11.  Why should Americans subsidize a tax benefit? Why don’t employers just do it without a tax break?

There are many reasons why the American government should promote this tax benefit:

  • Because tangible incentives are powerful motivators, wellness incentive programs will help reduce health care costs by encouraging workers and, by association, their families to engage in healthier behaviors that reduce medical related costs and absenteeism while improving productivity and competitiveness.
  • After the recent economic recession, most employers are not positioned to make investments in their businesses that will not show an immediate economic benefit. The situation is complicated by the fact that most of today’s workforce changes jobs every few years and would probably not be in place long enough to provide significant performance improvements to a single employer.
  • In order for the country to achieve quick adoption and substantial benefits of wellness programs, the approach needs to be as widespread as possible and incentives are the key. Having a tax benefit that encourages companies to adopt and expand these programs will help spread the initiative and generate deeper and quicker results.

12. How do companies that have incentives in place compare to those that do not?

“Research has shown that an integrated employee recognition system, comprised of different programs targeted for specific goals (for example, improved safety, increased performance or higher retention), is the best way to achieve measurable results.”

Organizations with higher than average employee engagement realize:

  • 27% higher profits
  • 50% higher sales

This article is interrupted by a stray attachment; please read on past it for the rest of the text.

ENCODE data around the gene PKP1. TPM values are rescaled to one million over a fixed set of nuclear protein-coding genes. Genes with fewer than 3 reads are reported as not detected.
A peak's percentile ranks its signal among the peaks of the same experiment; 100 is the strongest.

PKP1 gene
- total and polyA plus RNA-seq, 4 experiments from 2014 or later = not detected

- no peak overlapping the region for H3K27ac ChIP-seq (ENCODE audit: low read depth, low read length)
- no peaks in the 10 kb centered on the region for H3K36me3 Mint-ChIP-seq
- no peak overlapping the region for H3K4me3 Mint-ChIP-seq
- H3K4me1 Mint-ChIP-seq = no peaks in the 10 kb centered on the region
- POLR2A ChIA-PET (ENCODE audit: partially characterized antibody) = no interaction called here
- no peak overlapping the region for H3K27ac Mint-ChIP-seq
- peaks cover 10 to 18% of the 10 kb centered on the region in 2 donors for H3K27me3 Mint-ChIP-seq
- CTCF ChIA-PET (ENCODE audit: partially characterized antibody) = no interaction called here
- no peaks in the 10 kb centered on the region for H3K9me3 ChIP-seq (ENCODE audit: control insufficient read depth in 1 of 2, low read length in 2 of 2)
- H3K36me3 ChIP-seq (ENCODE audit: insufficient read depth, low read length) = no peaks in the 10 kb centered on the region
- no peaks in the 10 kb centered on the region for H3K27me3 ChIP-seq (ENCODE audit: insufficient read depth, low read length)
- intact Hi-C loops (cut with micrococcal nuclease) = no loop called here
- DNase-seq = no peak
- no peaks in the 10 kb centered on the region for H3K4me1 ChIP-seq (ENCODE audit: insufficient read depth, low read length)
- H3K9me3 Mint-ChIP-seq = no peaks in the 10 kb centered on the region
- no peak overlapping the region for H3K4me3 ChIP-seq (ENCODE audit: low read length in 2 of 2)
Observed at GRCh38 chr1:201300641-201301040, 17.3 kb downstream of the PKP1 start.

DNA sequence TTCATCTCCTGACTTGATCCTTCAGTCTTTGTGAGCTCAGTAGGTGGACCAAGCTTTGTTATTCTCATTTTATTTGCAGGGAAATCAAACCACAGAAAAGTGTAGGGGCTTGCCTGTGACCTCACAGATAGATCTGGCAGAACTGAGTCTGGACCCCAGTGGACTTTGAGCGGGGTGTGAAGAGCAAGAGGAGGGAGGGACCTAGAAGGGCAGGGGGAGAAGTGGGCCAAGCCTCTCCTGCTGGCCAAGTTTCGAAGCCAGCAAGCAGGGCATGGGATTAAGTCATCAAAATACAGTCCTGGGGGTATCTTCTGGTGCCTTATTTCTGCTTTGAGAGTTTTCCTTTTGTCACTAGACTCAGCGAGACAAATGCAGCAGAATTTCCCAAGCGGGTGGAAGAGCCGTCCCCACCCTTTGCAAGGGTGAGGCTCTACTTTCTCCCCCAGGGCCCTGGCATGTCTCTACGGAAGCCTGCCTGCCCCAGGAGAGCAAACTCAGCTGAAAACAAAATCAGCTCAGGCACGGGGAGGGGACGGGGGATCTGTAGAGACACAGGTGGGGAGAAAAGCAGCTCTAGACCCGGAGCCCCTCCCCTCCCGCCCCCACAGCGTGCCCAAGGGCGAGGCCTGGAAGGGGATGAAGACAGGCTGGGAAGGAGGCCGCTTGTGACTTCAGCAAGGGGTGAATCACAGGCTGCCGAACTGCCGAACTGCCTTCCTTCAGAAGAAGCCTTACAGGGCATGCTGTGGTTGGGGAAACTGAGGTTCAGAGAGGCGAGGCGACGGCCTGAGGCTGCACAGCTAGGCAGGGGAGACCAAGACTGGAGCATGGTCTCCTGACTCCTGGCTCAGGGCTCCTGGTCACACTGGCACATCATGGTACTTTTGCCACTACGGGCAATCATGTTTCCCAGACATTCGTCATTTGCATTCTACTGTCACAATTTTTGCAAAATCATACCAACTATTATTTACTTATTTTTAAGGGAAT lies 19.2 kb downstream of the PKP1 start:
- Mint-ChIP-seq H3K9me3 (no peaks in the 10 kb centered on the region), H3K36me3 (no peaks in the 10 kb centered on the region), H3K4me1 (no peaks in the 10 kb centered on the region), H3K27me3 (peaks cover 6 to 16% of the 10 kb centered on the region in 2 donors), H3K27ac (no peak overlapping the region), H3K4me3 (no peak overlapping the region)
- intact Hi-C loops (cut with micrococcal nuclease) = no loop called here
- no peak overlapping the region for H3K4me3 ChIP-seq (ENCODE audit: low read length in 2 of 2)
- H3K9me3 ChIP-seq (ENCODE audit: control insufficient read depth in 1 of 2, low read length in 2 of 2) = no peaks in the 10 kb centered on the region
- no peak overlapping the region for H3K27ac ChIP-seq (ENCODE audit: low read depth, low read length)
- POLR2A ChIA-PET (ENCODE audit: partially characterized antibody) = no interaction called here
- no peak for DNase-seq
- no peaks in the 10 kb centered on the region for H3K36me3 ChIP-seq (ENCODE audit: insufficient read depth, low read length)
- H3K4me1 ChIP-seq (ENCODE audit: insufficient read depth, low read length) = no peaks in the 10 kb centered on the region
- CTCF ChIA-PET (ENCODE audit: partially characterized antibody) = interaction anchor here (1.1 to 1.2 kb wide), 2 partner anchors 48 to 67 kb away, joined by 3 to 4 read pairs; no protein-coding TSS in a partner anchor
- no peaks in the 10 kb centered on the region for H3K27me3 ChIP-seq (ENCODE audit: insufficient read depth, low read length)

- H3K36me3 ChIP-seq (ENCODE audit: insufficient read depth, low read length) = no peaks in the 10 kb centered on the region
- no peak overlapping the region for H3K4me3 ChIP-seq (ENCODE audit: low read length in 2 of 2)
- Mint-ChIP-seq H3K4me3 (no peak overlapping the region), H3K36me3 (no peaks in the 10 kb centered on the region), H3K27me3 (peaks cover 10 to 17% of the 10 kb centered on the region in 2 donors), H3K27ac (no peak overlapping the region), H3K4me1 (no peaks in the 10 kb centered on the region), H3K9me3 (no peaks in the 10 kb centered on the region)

• 50% higher customer loyalty
  • 38% above average productivity

The S & P 500 averaged a 45.6% cumulative stock return (1998-2006) while Fortune’s “100 Best Companies to Work for” had a 200.6% return.

13. Why aren’t recognition and incentives considered part of employee compensation?

Recognition and incentives are designed for specific target audiences to achieve specific changes in behavior to accomplish identified goals. Unlike compensation, they are not negotiated as part of the employer-employee hiring contract. While incentives may be open to all employees, they are only awarded to those employees who achieve the program value. They are usually tangible items that have more “trophy” inspirational value than actual goal. Including them as part of compensation would rob them of a great deal of their motivational power and disconnect them from their ties to specific, time-lined objectives.

14. Who does the Incentive Federation represent?

The Incentive Federation is the only organization whose membership and leadership includes all of the industry’s national trade associations, as well as individual companies. It is under The Incentive Federation umbrella that the collective interests of the Incentive Marketing Association (IMA), the Promotional Products Association International (PPAI), The Incentive Research Foundation (IRF), and Society for Incentive Travel Excellence(SITE) are discussed, nurtured and advanced. For a list of current members, please select the Members tab at: http://incentivefederation.org/